I spent the early part of 2017 gathering data on the number of women and men speaking on national Christian platforms in 2016. This is the fourth year I – and a few others - have done this, and it forms part of the work I do with Project 3:28, a collective of people committed to improving the representation of women in UK Christian culture.
The Pursuit and Ichthus Network’s Revive event achieved 50/50 representation of women and men and The Pursuit told us this was an intentional decision on their part. Alongside this, seven events had improved the number of female speakers alongside men compared with 2015. In spite of this, there has been no overall improvement in 2016, with women comprising 36% of the national Christian platform. In previous years, we have seen gradual improvements, so it is disappointing that no such increase has been seen within the last year.
Our rationale in collecting this data is that there is a level of ambivalence among Christians about the representation of women in Christian culture. Neuroscientist Cordelia Fine has evidenced that we are primed to see women in male roles as more dominant than they actually are. One female and eight male speakers will leave us assuming an event is pro- women. Whereas eight female speakers and one male speaker would lead to assumptions it is probably a “women’s event”. By making visible the representation of women at events, it allows event participants to make informed choices about attending events that are perhaps pro-equality in word more than in deed. I hope it also encourages event organisers to be more intentional about seeking out women speakers.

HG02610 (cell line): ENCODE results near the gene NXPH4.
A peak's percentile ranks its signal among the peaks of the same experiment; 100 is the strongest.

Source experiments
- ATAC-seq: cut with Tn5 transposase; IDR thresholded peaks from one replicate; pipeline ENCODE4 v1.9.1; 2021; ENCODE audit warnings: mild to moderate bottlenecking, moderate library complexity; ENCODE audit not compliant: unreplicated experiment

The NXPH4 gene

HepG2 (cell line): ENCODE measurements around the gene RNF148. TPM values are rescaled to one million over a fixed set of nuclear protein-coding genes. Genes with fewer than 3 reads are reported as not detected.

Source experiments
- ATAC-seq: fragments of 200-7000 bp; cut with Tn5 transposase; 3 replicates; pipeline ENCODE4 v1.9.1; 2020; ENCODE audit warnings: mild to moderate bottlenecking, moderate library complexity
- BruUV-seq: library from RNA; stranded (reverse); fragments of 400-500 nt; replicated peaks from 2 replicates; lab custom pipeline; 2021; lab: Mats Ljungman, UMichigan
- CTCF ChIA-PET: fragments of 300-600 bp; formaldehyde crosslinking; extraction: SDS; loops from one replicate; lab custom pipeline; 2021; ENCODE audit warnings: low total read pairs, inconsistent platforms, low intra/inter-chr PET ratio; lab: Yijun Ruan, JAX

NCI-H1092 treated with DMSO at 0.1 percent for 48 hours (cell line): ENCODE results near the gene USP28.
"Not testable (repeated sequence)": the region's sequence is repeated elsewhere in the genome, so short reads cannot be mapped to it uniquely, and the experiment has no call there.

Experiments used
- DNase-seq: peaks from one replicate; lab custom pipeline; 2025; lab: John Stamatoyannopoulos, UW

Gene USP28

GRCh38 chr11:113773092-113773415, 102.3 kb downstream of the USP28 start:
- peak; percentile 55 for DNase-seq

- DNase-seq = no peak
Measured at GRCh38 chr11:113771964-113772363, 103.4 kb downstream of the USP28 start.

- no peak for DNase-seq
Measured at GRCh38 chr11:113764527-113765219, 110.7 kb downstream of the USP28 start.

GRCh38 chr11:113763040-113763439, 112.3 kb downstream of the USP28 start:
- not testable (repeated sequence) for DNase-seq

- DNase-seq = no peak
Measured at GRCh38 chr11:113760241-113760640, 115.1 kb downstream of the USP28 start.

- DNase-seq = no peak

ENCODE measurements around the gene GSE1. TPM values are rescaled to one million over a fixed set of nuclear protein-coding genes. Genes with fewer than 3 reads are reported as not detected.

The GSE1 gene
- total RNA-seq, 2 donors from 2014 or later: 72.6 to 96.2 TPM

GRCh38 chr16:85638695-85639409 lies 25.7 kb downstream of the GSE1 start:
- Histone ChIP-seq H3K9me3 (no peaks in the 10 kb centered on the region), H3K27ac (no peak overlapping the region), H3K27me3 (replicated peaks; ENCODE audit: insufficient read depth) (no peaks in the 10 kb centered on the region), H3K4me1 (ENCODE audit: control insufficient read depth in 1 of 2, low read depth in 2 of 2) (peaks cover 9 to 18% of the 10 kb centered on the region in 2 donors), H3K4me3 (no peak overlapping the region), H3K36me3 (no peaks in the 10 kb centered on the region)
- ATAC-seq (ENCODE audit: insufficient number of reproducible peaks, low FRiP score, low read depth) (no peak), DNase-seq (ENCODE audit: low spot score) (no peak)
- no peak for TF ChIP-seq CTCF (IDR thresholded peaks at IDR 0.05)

Though across the board there hasn’t been a move towards equal representation for women, we have had anecdotal feedback from Christians involved in event planning that the annual statistics and the work of Project 3:28 has resourced them in challenging event organisers to be more intentional in seeking women to speak. It has also given people the ability to challenge events in a more evidence-based way. And I’ve been impressed at the commitment of events like the Premier Digital Conference who have been working year-on-year to improve the number of women speaking. So, these are all things to celebrate!
Sadly, as we look forward through 2017, new event Naturally Supernatural (from the egalitarian organisation Soul Survivor) has few women announced as speakers and the HTB Leadership Conference is heavily male-dominated. There is so much still to be done. We’re unlikely to see events with complementarian theology seeking to improve their platform balance, however events that have an explicitly egalitarian stance have a responsibility to do better. We have to remain hopeful that the work of committed individuals and organisations, including Project 3:28, will see long-term change happening. F
or until the fullness of the people of God is reflected in all areas of Christian culture, the people of God will continue to be short-changed.
Natalie Collins set up Spark and is an independent consultant working to prevent and respond to violence against women and enable others to do the same. She is also the creator of DAY, an innovative youth domestic abuse education programme. Natalie speaks and trains on understanding and ending domestic abuse and gender injustice nationally and internationally.